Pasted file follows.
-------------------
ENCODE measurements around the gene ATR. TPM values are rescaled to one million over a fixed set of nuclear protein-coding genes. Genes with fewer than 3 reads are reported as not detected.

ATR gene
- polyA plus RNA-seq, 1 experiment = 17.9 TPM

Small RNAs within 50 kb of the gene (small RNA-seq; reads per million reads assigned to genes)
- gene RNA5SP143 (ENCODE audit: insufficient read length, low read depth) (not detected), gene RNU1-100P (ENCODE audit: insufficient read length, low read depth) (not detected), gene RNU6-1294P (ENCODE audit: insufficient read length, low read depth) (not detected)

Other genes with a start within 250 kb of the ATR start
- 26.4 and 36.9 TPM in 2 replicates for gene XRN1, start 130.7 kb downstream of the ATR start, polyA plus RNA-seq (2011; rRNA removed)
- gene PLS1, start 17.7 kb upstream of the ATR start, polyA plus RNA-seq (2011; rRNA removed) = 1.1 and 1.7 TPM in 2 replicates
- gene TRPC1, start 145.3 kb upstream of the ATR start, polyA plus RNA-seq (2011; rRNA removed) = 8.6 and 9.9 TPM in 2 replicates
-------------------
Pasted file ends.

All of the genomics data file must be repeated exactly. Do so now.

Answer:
ENCODE measurements around the gene ATR. TPM values are rescaled to one million over a fixed set of nuclear protein-coding genes. Genes with fewer than 3 reads are reported as not detected.

ATR gene
- polyA plus RNA-seq, 1 experiment = 17.9 TPM

Small RNAs within 50 kb of the gene (small RNA-seq; reads per million reads assigned to genes)
- gene RNA5SP143 (ENCODE audit: insufficient read length, low read depth) (not detected), gene RNU1-100P (ENCODE audit: insufficient read length, low read depth) (not detected), gene RNU6-1294P (ENCODE audit: insufficient read length, low read depth) (not detected)

Other genes with a start within 250 kb of the ATR start
- 26.4 and 36.9 TPM in 2 replicates for gene XRN1, start 130.7 kb downstream of the ATR start, polyA plus RNA-seq (2011; rRNA removed)
- gene PLS1, start 17.7 kb upstream of the ATR start, polyA plus RNA-seq (2011; rRNA removed) = 1.1 and 1.7 TPM in 2 replicates
- gene TRPC1, start 145.3 kb upstream of the ATR start, polyA plus RNA-seq (2011; rRNA removed) = 8.6 and 9.9 TPM in 2 replicates